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NICE reviews lung cancer drug guidance

Consults on availability of Roche's Tarceva and AZ's Iressa on NHS
National Institute for Health and Care Excellence NICE logo

The National Institute for Health and Care Excellence (NICE) has said it is reviewing the current guidance for two lung cancer drugs: Roche's Tarceva and AstraZeneca's Iressa.

The agency published updated draft guidance today (February 4) that indicates epidermal growth factor receptor (EGFR) inhibitor Tarceva (erlotinib) is no longer recommended as a second-line treatment for non-small cell lung cancer (NSCLC) patients because it does not meet cost-effectiveness criteria.

Roche has reacted strongly to the draft guidance, saying it leaves around 1,000 NSCLC patients a year with "no active anticancer treatment option when first line therapy fails". Docetaxel is also used second-line but cannot be tolerated by some patients.

NICE originally backed Tarceva to treat NHS patients with locally-advanced or metastatic EFGR mutation-positive NSCLC in 2012, having previously rejected the drug in this setting because of a lack of data, after Roche agreed to discount the price of the drug.

In its guidance, NICE said the changes reflected the position that retreatment of NSCLC after failure of first-line EGFR inhibitor therapy is not common in clinical practice because of reduced sensitivity of the tumour to these treatments.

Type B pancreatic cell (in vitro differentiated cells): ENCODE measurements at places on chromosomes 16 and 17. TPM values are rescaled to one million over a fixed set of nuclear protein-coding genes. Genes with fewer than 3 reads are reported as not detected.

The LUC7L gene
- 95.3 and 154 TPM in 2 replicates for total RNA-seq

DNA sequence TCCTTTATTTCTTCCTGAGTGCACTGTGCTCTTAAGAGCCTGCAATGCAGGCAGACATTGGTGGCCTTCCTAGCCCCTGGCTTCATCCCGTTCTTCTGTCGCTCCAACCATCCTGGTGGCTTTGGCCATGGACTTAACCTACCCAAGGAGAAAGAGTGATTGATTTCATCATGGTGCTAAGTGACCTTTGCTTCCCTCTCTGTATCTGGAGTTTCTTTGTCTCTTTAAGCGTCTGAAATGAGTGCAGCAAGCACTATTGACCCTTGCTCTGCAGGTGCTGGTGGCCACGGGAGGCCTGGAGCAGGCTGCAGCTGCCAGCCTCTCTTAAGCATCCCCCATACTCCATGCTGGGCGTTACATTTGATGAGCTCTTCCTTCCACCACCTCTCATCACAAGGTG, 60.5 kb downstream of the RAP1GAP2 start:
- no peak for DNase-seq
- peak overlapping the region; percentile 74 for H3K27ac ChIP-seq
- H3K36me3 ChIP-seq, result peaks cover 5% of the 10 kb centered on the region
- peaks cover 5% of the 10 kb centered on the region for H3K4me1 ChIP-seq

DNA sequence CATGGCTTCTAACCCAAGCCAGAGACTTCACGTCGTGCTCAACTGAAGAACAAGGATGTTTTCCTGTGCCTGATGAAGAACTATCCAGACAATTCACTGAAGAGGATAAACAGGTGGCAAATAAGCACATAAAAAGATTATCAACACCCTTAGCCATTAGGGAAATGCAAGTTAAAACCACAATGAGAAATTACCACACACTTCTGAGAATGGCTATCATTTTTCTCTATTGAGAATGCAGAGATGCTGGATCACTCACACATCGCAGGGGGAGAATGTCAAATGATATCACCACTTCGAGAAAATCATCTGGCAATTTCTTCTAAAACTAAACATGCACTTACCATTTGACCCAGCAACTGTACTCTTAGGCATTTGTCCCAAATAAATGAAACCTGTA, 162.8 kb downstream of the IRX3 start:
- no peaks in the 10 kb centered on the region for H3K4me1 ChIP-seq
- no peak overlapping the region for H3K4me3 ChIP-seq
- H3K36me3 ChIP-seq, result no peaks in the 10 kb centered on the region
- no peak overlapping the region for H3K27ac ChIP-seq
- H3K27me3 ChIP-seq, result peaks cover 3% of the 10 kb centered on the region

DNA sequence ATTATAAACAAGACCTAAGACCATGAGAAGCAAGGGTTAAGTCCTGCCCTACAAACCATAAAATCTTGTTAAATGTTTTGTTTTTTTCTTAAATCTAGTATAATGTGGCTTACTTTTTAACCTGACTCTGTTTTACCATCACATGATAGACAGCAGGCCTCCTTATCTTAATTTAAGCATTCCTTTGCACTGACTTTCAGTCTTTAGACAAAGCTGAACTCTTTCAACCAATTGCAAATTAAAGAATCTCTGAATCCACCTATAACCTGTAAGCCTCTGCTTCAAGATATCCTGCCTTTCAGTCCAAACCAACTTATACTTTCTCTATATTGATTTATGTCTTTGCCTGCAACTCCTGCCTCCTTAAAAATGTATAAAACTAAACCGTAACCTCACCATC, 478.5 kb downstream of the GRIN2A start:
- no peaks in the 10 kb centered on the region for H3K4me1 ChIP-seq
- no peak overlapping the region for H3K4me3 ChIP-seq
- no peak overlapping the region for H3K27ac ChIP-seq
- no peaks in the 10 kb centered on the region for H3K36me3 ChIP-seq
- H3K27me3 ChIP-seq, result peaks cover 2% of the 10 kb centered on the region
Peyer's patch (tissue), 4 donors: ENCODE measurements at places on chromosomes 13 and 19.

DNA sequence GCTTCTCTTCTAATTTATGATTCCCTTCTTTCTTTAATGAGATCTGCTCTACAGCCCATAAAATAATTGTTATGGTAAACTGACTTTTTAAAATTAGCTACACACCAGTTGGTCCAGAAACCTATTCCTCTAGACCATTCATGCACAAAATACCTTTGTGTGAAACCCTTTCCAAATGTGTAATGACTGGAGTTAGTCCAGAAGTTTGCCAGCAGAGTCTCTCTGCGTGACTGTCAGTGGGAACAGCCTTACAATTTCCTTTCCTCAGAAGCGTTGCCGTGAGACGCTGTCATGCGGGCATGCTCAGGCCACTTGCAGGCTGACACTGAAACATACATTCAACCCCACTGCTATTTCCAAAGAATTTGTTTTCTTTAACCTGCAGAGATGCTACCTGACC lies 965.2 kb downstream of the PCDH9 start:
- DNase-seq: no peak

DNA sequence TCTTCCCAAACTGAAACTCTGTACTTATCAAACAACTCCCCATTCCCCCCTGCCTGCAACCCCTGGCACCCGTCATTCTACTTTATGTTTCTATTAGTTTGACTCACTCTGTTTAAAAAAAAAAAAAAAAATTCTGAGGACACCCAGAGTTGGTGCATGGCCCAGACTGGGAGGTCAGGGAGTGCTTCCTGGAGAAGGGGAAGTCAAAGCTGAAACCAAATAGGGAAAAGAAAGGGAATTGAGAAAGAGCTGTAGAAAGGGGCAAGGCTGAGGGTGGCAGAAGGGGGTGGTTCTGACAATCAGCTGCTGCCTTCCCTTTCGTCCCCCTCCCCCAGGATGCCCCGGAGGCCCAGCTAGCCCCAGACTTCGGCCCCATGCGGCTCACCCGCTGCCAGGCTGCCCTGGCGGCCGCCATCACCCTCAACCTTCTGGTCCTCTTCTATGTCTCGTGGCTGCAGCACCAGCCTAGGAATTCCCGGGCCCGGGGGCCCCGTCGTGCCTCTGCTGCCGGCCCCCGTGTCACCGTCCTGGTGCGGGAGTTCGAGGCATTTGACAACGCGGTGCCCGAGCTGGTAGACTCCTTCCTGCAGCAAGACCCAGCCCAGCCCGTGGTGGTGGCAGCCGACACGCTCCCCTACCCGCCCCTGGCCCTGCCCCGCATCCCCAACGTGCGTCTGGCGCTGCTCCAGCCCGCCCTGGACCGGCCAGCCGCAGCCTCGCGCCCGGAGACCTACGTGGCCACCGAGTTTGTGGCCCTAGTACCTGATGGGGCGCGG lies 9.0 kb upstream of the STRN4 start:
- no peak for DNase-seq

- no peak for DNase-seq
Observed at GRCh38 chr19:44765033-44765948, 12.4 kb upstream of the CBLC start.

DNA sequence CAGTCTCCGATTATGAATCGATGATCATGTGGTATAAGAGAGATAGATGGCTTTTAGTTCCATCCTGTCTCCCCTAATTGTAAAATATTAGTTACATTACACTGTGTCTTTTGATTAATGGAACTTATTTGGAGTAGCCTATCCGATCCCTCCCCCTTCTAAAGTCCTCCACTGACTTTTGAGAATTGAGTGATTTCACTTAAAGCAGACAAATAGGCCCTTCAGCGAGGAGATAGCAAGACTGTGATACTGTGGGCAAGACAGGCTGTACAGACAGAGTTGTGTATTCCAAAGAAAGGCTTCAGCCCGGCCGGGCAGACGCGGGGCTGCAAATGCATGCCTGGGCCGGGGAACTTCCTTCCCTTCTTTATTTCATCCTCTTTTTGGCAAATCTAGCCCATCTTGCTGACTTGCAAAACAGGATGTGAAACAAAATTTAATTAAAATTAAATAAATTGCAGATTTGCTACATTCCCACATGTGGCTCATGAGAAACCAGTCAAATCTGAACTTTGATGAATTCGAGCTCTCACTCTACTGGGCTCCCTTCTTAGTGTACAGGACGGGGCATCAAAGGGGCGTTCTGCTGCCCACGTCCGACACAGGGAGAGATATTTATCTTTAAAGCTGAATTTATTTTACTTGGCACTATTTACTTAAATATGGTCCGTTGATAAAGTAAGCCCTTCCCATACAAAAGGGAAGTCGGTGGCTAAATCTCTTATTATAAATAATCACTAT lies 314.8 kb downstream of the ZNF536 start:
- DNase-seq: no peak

Moreover, it also took into account the results of the TAILOR trial, which was presented last year and found that erlotinib was less effective than docetaxel in extending progression-free survival (PFS) when used in NSCLC patients without any mutation in the EGFR gene.

In a Roche statement, Dr Mick Peake, consultant physician at the University Hospitals of Leicester NHS Trust, said: "the decision to remove what has become a standard of care will make our job as clinicians more difficult, particularly impacting on some of our sickest patients."

"It seems perverse that this NICE guidance will limit the treatment options available to only docetaxel, given that the independent evidence review shows the total NHS treatment costs of docetaxel to be higher than those of erlotinib," he added.

The guidance review also covers AZ's EGFR inhibitor Iressa (gefitinib), which is currently recommended as a first line treatment for people with locally advanced or metastatic NSCLC if they test positive for the EGFR-TK mutation, but not as a second-line treatment.

In the new draft guidance NICE recommends Iressa for people who have received non-targeted chemotherapy because of delayed confirmation that their tumour is EGFR-TK mutation-positive.

In its response AZ said it had submitted evidence for the NICE review and that it believes that "all patients with non-small cell lung cancer should have their treatment guided by their unique tumour marker status to secure an optimal sequence of treatment".

The updated guidance is out for consultation until February 24, and will be finalised in June.

Article by
Phil Taylor

4th February 2014

From: Sales

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